Your radiant character inspiring,

Days and nights, how you hoped and believed,

I was awed by your faith, never tiring.

 

You lay in your bed, wounded and aching,

Your body, in agony and pain

Yet you did all to give a good feeling, a sweet,

Thanking us again and again.

 

As the sand in your hourglass neared to its end,

You knew how to utilize your time.

To inquire about our new job, a shidduch to suggest,

As if you were feeling in your prime.

 

Your modesty was rare, O, what a loss!

You were a sacrifice, for the rest to atone.

They surely rejoiced up Above when you came,

But, Leah, we were left here, alone!

 

We’ve lost mother and daughter, sister and wife,

Our finest, alas, has moved on!

Our heads are bowed, we weep on end,

The “thorns” need their “rose,” but she’s gone…

 

I know that the prayers and the tears that were shed

Carved into our hearts their impression

They built and transformed, worked wonders indeed,

With their painful, yet penetrating lesson.

 

For, we, too, want to be pure as were you,

To rise above matter, beyond “why”

And, like Leah, to amass innumerable merits,

To lead a life of truth, to try.

 

The final lines, the music fades,

The tears are reluctantly dried.

I’ve written and shared, yet my words cannot paint

Your greatness – I’m just not qualified

 

No, I just couldn’t capture your towering image,

Not your life, nor the secret of who you are.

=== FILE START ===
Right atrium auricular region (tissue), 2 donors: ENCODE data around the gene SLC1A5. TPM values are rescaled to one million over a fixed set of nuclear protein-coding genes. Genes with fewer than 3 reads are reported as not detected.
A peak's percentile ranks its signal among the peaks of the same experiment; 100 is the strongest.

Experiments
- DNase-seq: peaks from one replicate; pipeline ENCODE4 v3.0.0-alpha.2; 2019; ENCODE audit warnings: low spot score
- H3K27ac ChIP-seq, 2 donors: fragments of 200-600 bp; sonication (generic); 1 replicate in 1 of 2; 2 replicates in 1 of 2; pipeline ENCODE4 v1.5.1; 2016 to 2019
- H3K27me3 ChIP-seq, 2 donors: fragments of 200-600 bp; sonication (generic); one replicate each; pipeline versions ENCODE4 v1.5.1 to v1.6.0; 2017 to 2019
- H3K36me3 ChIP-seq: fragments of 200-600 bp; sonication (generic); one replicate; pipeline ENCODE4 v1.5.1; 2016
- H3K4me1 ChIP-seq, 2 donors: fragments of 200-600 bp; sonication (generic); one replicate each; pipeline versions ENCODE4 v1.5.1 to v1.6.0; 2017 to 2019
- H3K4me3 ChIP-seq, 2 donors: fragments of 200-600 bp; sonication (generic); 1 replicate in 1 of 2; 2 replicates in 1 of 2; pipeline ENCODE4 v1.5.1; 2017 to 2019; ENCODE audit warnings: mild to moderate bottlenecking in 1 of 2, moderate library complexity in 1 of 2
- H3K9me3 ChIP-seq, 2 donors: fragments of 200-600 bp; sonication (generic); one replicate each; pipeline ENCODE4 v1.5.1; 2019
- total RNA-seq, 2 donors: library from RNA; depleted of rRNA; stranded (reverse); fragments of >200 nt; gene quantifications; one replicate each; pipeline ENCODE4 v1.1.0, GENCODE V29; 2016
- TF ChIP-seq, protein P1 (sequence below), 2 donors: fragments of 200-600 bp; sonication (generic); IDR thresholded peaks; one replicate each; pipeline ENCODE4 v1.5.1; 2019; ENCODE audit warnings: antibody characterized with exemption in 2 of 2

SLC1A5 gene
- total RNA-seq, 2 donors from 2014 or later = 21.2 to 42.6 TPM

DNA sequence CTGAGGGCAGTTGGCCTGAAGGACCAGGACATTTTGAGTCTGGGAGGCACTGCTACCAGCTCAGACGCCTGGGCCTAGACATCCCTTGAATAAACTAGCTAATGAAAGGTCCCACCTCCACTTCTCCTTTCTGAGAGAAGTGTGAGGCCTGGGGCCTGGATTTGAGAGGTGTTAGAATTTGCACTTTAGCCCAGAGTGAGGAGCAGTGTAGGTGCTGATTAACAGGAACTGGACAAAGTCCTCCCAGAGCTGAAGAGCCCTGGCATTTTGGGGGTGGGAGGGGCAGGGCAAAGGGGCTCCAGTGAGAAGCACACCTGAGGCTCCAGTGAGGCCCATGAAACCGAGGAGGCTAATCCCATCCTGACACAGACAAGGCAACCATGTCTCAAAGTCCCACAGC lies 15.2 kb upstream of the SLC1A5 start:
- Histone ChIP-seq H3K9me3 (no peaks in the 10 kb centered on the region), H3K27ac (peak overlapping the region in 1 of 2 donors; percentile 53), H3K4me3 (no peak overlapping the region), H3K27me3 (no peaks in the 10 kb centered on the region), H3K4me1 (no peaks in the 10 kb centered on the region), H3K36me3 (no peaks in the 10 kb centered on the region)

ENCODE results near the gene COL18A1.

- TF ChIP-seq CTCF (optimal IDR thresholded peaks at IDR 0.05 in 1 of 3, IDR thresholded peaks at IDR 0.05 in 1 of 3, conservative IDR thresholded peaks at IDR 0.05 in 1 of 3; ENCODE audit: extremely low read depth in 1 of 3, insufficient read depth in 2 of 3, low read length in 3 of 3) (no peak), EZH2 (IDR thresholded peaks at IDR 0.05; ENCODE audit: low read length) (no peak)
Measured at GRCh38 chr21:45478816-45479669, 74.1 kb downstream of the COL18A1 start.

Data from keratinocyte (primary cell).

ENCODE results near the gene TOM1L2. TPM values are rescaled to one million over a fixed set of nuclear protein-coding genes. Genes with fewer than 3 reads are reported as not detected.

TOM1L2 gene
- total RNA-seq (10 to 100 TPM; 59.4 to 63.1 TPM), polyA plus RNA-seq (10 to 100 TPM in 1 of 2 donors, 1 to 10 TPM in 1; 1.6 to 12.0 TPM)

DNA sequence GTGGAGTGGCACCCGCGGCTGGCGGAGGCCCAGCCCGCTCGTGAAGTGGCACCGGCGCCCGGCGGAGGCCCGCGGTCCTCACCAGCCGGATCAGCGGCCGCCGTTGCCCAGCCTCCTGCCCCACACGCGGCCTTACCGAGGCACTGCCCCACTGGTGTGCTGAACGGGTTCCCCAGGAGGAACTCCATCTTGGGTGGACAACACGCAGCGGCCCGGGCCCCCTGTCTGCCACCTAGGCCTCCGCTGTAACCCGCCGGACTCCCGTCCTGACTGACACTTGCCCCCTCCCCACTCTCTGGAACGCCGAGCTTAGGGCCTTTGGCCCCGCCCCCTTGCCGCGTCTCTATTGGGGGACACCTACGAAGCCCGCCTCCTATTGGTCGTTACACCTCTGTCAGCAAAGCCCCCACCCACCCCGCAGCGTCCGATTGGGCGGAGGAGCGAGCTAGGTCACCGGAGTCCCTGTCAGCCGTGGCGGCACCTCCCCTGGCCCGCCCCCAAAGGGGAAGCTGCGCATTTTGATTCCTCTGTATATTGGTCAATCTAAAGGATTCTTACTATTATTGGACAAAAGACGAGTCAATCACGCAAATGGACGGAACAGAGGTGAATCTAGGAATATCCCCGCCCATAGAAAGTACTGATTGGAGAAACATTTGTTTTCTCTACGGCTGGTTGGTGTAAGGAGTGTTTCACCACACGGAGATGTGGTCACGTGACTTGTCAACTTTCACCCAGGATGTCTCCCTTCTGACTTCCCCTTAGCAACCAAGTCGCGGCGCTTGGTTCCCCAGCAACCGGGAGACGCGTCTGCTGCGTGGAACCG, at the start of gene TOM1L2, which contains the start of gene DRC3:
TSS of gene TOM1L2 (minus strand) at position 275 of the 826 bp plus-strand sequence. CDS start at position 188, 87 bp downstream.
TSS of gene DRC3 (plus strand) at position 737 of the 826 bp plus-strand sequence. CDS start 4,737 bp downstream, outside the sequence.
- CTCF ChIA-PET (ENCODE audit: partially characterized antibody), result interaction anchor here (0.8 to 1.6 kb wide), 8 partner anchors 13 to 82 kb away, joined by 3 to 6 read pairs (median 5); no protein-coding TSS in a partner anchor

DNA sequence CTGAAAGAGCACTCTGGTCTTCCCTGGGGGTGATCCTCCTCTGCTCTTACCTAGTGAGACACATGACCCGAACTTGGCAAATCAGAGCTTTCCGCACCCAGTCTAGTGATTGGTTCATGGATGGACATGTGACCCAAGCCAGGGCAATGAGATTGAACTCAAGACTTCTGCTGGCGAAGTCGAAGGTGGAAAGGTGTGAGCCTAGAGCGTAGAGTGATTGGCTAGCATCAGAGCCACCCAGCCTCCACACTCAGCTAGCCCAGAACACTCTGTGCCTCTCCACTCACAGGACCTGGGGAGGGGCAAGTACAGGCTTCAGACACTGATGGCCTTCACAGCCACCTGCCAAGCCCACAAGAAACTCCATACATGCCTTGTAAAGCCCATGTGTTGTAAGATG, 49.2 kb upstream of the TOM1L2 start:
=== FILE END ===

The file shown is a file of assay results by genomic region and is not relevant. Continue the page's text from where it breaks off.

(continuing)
All we can do is to learn and to yearn

To be like you, though we are so far.

 

See, Leah, the fruits of your labor,

The light that you kindled still glows

It continues to shine and illuminate

The Kiddush Hashem yet grows.

 

The paths that you blazed, rare in their beauty

Many more will yet tread them again,

For this path is not far, it’s within our reach

Yisgadal v’yiskadash shmei rabbah,” Amen.

 

 

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The Boeing Corporation Saves Lives

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David Ivry

Can one even begin to imagine the helplessness of being in a plane thousands of feet in the air when the plane is no longer responding to the control mechanisms? You  – a tiny speck in the vast sky –  and the hitherto dependable controls now no more than bits of disconnected metal and plastic… alone… exposed…powerless. David Ivry, former Israel Ambassador to the United States, the ninth commander of the Israel Air Force and the first director of the Israel’s National Security Council was a man used to being in control. Yet, he tells of his experience in the scenario described above. “It seemed to be all over. Then I remembered I had one chance: the ejection seat. I used it and I was saved.” Continue reading The Boeing Corporation Saves Lives